South Korea Marine Corps Units Conduct First Live-Fire Tests in Northwest Islands

Joaquin Camarena
Joaquin Camarena
Joaquin completed his undergraduate and graduate education at a Texas university and has studied extensively in China. As a former Marine Corps intelligence analyst, he worked in the Indo-Pacific region. His areas of expertise include PLA modernization, particularly PLAN/PLANMC and its expeditionary capabilities, as well as CCP and Chinese domestic politics. He also runs the Sino Talk brand on Instagram and Twitter and is the IndoPacific Desk Chief for Atlas.

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On June 26th, the Republic of Korea Marine Corps (ROKMC) conducted a live-fire exercise at its bases on Yeonpyeong and Baekryeong Islands. The exercise marks the first time the ROKMC units conducted a full-scale exercise in the Northwest Islands (NWI) in seven years and comes after South Korea suspended the September 2018 North-South Agreement.

Satellite image of Yeonpyeong and Baekryeong Islands opposite North Korea’s coastline (Photo: Sentinel Hub One)

Live-Fire Exercise

The Northwestern Island Defense Command (NWIDC) said the live-fire exercise occurred in the afternoon of the 26th and involved the Marine Corps’ 6th Brigade and the Yeonpyeong Unit. The weapon systems the Marine units used during the training were K-9 Self-Propelled Howitzers (SPH) and the K239 Chunmoo Multiple Rocket Launcher Systems (MRLS). The units also fired the Spike Non-Line of Sight (NLOS) Anti-Tank Guided Missile (ATGM), and Bigung Surface-to-Ship Rocket (SSR) systems. The systems fired a total of 290 rounds at targets in waters southwest of the islands and south of the Northern Limit Line (NLL).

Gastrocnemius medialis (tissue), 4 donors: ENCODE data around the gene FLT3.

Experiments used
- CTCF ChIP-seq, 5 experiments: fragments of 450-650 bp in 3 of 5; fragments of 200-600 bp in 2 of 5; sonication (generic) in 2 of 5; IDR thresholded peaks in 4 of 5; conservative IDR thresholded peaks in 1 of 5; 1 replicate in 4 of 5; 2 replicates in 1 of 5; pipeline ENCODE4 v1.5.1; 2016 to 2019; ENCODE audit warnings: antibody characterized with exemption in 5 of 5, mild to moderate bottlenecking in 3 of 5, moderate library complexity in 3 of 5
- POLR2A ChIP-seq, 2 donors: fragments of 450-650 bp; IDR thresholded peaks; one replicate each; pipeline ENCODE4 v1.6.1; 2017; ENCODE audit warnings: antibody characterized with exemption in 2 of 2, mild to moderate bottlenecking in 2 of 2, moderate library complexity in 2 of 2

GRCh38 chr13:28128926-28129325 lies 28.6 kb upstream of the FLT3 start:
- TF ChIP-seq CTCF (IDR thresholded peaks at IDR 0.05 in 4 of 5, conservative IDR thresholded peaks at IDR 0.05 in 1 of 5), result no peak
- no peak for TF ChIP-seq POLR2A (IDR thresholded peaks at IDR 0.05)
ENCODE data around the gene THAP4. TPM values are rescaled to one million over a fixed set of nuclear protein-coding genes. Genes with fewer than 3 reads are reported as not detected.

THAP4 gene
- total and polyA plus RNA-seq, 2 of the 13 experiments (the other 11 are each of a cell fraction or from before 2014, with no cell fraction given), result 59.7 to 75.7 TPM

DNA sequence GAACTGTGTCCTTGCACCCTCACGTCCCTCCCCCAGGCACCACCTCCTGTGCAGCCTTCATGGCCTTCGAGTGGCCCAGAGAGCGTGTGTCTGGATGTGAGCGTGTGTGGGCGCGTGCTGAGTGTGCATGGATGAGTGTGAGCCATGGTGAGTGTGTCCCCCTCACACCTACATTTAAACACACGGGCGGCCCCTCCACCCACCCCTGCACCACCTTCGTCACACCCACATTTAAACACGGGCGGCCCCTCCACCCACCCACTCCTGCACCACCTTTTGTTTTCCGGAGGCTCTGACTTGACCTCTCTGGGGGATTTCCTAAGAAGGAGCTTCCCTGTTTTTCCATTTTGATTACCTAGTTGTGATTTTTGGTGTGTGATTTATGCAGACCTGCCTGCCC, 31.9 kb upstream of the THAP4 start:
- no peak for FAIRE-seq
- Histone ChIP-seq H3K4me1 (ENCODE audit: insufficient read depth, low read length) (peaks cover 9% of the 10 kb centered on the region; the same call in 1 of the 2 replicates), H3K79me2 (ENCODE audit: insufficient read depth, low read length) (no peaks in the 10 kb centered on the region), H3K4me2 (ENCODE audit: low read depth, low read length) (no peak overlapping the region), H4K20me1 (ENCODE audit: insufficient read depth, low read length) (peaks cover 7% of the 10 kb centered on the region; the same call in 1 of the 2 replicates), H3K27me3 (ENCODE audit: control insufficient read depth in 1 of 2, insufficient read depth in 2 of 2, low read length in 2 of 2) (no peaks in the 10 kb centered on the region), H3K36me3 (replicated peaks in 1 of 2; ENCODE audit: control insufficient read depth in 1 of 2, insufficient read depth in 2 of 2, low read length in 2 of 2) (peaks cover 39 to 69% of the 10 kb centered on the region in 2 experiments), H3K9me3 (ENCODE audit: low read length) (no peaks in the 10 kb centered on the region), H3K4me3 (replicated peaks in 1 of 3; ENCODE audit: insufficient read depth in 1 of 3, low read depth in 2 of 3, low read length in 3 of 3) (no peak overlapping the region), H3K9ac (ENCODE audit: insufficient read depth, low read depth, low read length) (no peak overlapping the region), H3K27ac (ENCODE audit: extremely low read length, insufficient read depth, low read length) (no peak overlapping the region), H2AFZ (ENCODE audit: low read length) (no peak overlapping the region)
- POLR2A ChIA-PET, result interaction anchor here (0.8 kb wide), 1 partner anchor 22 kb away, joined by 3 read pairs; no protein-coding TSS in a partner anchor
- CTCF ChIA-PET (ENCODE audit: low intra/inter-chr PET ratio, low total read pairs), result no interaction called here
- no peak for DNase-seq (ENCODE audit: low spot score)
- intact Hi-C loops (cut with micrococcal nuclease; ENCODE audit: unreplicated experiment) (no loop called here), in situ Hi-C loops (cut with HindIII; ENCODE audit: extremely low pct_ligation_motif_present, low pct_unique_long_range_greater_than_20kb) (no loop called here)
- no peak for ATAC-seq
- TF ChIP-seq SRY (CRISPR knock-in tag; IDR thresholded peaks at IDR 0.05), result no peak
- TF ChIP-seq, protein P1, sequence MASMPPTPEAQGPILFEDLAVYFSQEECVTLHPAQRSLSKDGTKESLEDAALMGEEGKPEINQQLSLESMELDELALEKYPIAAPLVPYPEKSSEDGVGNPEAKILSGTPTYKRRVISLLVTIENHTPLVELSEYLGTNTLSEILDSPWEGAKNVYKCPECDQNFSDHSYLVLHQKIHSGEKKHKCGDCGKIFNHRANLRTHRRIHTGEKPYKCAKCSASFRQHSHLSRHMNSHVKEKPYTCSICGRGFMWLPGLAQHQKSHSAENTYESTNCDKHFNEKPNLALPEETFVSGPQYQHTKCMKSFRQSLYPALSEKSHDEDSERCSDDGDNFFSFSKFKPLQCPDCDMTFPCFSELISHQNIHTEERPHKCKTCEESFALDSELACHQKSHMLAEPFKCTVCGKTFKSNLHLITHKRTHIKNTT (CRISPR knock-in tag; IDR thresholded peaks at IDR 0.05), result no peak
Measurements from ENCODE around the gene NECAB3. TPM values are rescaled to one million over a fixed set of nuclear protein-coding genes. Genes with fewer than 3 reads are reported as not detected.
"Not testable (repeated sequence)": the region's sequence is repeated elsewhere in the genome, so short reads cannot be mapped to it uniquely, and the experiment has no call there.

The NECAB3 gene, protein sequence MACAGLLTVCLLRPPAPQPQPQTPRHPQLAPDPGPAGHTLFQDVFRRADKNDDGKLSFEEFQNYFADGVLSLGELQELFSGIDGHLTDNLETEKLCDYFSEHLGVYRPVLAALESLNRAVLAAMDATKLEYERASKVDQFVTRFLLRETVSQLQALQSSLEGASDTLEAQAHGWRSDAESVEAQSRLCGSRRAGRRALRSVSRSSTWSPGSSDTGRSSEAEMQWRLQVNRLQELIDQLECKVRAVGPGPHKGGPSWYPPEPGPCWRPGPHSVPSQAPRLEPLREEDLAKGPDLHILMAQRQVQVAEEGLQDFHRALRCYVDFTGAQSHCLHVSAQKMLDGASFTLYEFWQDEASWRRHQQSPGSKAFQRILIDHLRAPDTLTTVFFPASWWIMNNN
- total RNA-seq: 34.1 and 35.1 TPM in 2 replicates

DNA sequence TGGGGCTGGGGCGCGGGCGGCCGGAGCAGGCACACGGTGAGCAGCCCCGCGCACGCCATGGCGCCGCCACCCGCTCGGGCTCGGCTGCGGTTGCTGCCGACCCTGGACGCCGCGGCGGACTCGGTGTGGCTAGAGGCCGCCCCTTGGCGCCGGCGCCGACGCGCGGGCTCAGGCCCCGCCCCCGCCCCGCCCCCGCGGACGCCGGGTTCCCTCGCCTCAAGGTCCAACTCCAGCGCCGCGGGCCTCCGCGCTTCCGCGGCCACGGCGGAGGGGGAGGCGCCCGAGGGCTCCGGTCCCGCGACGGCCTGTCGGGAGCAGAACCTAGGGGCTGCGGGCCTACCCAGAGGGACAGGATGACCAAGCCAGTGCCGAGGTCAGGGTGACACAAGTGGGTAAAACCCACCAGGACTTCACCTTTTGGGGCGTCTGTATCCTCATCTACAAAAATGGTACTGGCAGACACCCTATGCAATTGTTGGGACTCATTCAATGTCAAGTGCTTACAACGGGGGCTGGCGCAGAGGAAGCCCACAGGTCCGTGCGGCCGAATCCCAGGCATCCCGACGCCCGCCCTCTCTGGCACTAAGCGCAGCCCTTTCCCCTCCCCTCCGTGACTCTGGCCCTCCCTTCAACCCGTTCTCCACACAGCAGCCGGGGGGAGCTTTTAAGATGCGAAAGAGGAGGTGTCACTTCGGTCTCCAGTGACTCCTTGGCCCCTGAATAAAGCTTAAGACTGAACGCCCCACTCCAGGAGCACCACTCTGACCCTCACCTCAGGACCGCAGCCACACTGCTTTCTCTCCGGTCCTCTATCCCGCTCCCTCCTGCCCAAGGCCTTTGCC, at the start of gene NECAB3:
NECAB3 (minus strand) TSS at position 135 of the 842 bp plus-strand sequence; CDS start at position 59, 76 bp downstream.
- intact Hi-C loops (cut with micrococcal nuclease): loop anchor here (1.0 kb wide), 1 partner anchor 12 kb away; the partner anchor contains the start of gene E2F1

Illustration of locations of where ROKMC units launched rounds during live-fire exercise on Yeonpyeong and Baekryeong Islands (Photo: Dong-A Ilbo)

The ROKMC said the exercise was “defensive” and that the U.N. Command Military Armistice Commission observed the drill. The last full scale live-fire exercise that the ROKMC conducted on the islands was in 2017, about one year before North and South Korea signed an agreement in September 2018. Part of the agreement included the creation of a maritime buffer zone around the NLL and banned any live-fire drills as a way to reduce tensions on the Korean Peninsula. South Korea, however, suspended the entire agreement after North Korea launched hundreds of trash balloons and jammed GPS signals near the DMZ and NLL. The Marine units also conducted a limited live-fire exercise on NWI in January 2024 as a response to North Korea’s live-fire exercise involving coastal artillery firing into waters across the NLL.

A K9 Self-Propelled Howitzer from the 6th Marine Brigade stationed Baengnyeong Island firing during live-fire exercise on June 26th (Photo: JoongAng Ilbo)

Weapon Systems Used During the Live-Fire Exercise

The K9 SPH fires various 155mm shells of various types, ranging from High Explosive (HE) to Dual-Purpose Improved Conventional Munitions (DPICM), at a rate of six to eight rounds per minute. The SPH has a maximum range of 12 miles to 37 miles (20 to 60 kilometers), depending on the rounds used. The K239 Chunmoo MLRS can utilize various guided and unguided rocket rounds, such as HE and DPICM, ranging from 131mm to 293mm. The K239 is also capable of using the same munitions as the M270 MRLS or HIMARS. The Chunmoo has a maximum range of 22 to 80 miles (36 to 50 kilometers) and can destroy an area three times the size of a soccer field.

One of the 6th Marine Brigade’s K239 Chunmoo MRLS launching rocket during live-fire drill on Baekryeong Island (Photo: Dong-A Ilbo)